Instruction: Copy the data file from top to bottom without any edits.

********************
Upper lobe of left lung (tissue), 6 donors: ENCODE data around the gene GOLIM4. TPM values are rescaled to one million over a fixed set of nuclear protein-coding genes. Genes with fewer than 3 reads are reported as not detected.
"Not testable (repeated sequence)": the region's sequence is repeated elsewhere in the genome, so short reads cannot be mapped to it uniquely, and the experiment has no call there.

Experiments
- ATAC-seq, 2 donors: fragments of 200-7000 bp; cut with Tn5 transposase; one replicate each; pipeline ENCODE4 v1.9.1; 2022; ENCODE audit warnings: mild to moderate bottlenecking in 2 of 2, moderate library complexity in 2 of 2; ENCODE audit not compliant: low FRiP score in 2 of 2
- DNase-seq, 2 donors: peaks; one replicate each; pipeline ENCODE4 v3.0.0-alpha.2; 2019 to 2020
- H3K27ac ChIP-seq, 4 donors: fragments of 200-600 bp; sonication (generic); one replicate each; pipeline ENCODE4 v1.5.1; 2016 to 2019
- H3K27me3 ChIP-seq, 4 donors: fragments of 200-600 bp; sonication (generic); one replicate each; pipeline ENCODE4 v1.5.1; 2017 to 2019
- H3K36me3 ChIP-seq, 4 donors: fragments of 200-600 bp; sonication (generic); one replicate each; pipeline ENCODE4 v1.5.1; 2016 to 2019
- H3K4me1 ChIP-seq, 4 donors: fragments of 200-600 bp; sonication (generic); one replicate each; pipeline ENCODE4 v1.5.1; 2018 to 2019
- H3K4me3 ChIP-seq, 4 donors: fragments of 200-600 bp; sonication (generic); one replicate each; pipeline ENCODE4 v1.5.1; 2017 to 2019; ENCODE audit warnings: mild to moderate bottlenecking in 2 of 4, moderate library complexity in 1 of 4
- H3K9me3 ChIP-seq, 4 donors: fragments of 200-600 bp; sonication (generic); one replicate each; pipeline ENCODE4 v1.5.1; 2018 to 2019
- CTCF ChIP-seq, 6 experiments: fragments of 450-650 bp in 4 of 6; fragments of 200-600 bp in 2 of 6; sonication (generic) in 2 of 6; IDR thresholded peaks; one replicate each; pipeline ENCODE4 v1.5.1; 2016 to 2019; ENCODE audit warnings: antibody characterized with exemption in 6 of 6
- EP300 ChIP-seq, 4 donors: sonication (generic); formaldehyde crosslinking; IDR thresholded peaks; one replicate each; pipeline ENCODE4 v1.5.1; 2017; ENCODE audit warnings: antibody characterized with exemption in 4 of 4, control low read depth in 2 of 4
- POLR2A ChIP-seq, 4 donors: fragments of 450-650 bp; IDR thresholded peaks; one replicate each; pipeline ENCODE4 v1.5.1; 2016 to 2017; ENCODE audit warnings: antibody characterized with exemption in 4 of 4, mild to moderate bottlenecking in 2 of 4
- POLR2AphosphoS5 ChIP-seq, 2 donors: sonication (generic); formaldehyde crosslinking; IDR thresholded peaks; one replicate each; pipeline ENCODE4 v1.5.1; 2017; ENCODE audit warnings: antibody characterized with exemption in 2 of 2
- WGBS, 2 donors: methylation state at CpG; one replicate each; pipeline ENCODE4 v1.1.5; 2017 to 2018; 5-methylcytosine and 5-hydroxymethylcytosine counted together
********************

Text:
Upper lobe of left lung (tissue), 6 donors: ENCODE data around the gene GOLIM4. TPM values are rescaled to one million over a fixed set of nuclear protein-coding genes. Genes with fewer than 3 reads are reported as not detected.
"Not testable (repeated sequence)": the region's sequence is repeated elsewhere in the genome, so short reads cannot be mapped to it uniquely, and the experiment has no call there.

Experiments
- ATAC-seq, 2 donors: fragments of 200-7000 bp; cut with Tn5 transposase; one replicate each; pipeline ENCODE4 v1.9.1; 2022; ENCODE audit warnings: mild to moderate bottlenecking in 2 of 2, moderate library complexity in 2 of 2; ENCODE audit not compliant: low FRiP score in 2 of 2
- DNase-seq, 2 donors: peaks; one replicate each; pipeline ENCODE4 v3.0.0-alpha.2; 2019 to 2020
- H3K27ac ChIP-seq, 4 donors: fragments of 200-600 bp; sonication (generic); one replicate each; pipeline ENCODE4 v1.5.1; 2016 to 2019
- H3K27me3 ChIP-seq, 4 donors: fragments of 200-600 bp; sonication (generic); one replicate each; pipeline ENCODE4 v1.5.1; 2017 to 2019
- H3K36me3 ChIP-seq, 4 donors: fragments of 200-600 bp; sonication (generic); one replicate each; pipeline ENCODE4 v1.5.1; 2016 to 2019
- H3K4me1 ChIP-seq, 4 donors: fragments of 200-600 bp; sonication (generic); one replicate each; pipeline ENCODE4 v1.5.1; 2018 to 2019
- H3K4me3 ChIP-seq, 4 donors: fragments of 200-600 bp; sonication (generic); one replicate each; pipeline ENCODE4 v1.5.1; 2017 to 2019; ENCODE audit warnings: mild to moderate bottlenecking in 2 of 4, moderate library complexity in 1 of 4
- H3K9me3 ChIP-seq, 4 donors: fragments of 200-600 bp; sonication (generic); one replicate each; pipeline ENCODE4 v1.5.1; 2018 to 2019
- CTCF ChIP-seq, 6 experiments: fragments of 450-650 bp in 4 of 6; fragments of 200-600 bp in 2 of 6; sonication (generic) in 2 of 6; IDR thresholded peaks; one replicate each; pipeline ENCODE4 v1.5.1; 2016 to 2019; ENCODE audit warnings: antibody characterized with exemption in 6 of 6
- EP300 ChIP-seq, 4 donors: sonication (generic); formaldehyde crosslinking; IDR thresholded peaks; one replicate each; pipeline ENCODE4 v1.5.1; 2017; ENCODE audit warnings: antibody characterized with exemption in 4 of 4, control low read depth in 2 of 4
- POLR2A ChIP-seq, 4 donors: fragments of 450-650 bp; IDR thresholded peaks; one replicate each; pipeline ENCODE4 v1.5.1; 2016 to 2017; ENCODE audit warnings: antibody characterized with exemption in 4 of 4, mild to moderate bottlenecking in 2 of 4
- POLR2AphosphoS5 ChIP-seq, 2 donors: sonication (generic); formaldehyde crosslinking; IDR thresholded peaks; one replicate each; pipeline ENCODE4 v1.5.1; 2017; ENCODE audit warnings: antibody characterized with exemption in 2 of 2
- WGBS, 2 donors: methylation state at CpG; one replicate each; pipeline ENCODE4 v1.1.5; 2017 to 2018; 5-methylcytosine and 5-hydroxymethylcytosine counted together